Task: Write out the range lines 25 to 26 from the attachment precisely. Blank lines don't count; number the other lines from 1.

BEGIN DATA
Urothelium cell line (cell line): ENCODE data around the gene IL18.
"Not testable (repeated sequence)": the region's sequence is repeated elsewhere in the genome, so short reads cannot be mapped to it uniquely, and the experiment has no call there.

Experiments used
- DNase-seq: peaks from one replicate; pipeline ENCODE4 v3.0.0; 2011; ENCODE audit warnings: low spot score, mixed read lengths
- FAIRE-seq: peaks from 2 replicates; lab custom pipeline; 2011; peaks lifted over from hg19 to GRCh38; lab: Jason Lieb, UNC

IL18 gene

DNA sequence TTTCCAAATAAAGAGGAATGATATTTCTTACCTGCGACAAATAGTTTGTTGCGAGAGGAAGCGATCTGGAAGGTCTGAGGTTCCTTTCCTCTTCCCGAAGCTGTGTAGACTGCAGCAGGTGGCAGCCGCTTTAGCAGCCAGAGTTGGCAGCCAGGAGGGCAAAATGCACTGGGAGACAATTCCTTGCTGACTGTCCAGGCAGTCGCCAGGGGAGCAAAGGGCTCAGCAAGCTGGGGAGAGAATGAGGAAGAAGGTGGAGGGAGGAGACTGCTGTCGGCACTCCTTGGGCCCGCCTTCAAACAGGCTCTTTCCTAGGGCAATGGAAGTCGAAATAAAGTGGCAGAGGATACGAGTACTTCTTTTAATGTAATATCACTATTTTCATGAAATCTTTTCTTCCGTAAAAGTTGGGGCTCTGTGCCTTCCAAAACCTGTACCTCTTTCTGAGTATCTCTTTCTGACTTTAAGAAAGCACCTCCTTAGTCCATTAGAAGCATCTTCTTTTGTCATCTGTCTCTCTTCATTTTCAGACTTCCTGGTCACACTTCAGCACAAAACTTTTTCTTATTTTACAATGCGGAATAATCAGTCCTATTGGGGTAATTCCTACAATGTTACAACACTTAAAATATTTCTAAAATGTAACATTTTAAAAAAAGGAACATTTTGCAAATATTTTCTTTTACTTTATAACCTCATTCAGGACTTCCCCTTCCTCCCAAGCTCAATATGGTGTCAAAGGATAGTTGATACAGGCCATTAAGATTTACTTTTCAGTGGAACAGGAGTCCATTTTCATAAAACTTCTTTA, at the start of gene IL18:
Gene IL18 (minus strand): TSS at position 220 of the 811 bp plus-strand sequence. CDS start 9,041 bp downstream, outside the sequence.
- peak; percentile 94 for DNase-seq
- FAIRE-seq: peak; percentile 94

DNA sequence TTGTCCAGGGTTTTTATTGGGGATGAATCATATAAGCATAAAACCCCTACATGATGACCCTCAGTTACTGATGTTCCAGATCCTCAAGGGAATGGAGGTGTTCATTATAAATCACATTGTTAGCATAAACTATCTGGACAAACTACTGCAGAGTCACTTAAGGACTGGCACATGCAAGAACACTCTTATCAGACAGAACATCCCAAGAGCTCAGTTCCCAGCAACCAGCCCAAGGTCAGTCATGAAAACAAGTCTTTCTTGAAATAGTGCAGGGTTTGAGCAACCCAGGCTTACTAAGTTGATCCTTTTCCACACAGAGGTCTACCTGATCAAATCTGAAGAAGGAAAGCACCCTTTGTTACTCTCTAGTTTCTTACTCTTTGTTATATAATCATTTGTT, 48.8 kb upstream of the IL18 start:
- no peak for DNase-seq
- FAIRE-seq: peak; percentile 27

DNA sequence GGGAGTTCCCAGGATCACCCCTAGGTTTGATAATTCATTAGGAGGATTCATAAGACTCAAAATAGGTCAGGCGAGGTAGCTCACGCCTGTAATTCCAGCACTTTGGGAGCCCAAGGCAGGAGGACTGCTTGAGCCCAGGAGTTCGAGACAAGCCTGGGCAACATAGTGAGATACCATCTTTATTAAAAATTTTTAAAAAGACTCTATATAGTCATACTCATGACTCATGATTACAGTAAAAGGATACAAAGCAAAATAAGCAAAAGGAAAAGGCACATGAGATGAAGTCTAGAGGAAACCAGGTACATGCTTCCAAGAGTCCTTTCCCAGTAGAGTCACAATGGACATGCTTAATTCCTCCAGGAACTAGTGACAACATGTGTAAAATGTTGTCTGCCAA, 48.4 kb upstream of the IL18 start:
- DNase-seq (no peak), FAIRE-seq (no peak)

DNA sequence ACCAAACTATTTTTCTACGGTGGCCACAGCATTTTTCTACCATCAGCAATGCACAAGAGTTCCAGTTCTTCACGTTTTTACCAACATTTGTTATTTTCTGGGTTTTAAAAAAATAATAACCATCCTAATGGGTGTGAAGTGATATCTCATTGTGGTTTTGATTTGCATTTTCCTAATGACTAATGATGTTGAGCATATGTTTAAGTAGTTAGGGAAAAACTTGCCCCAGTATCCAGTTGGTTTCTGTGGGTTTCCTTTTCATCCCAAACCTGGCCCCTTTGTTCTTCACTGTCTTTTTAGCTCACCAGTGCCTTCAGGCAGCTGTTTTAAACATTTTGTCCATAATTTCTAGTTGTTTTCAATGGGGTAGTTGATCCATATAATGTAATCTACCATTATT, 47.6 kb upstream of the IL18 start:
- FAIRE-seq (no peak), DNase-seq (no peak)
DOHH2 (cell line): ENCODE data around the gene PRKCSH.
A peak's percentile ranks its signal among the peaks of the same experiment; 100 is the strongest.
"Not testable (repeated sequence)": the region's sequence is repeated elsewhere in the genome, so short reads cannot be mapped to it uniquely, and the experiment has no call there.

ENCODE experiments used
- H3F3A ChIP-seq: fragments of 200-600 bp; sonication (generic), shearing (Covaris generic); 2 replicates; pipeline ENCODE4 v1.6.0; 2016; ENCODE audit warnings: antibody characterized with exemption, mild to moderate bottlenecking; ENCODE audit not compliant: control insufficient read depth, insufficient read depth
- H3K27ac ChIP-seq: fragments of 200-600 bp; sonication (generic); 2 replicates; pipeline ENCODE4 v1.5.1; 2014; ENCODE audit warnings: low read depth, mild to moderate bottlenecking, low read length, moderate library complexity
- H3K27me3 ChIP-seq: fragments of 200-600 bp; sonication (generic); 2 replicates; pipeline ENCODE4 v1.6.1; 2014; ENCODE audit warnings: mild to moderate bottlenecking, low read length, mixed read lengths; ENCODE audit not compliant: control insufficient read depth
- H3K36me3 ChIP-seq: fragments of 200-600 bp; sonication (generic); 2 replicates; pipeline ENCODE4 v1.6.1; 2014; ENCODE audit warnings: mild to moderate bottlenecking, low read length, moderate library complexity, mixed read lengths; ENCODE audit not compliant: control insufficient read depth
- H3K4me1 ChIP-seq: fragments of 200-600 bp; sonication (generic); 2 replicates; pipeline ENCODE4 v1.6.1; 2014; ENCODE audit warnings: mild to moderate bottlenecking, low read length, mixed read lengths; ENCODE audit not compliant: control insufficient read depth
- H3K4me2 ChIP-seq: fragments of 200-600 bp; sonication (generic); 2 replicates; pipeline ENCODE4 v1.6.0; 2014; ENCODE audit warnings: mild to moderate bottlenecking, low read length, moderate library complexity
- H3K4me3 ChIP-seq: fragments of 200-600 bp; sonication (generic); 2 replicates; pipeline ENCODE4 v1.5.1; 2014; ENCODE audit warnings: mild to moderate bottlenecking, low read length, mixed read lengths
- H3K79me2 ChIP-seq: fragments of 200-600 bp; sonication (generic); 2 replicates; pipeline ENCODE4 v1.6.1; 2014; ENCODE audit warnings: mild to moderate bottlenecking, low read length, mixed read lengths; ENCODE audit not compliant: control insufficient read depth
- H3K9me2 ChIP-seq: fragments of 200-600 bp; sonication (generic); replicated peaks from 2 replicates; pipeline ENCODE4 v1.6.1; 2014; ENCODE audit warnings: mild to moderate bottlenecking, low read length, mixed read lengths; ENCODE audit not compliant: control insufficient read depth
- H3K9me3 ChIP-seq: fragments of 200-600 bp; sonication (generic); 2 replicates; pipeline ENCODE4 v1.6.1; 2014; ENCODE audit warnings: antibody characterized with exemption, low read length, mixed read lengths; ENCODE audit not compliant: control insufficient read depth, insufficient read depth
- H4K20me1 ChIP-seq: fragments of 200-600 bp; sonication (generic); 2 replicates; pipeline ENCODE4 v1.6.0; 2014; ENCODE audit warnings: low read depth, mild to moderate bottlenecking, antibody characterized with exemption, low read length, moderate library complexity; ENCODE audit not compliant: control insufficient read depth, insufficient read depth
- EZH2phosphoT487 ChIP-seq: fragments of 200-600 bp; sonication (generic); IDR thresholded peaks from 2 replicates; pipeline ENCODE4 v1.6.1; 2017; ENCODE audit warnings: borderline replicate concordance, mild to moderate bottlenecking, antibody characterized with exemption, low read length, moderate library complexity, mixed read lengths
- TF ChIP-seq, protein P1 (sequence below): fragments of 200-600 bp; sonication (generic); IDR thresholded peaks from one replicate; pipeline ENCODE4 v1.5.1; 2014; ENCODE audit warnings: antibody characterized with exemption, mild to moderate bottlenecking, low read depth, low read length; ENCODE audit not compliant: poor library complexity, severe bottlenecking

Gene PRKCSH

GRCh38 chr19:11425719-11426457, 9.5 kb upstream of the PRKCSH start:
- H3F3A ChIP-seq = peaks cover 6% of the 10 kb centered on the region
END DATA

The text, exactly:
- H3K36me3 ChIP-seq: fragments of 200-600 bp; sonication (generic); 2 replicates; pipeline ENCODE4 v1.6.1; 2014; ENCODE audit warnings: mild to moderate bottlenecking, low read length, moderate library complexity, mixed read lengths; ENCODE audit not compliant: control insufficient read depth
- H3K4me1 ChIP-seq: fragments of 200-600 bp; sonication (generic); 2 replicates; pipeline ENCODE4 v1.6.1; 2014; ENCODE audit warnings: mild to moderate bottlenecking, low read length, mixed read lengths; ENCODE audit not compliant: control insufficient read depth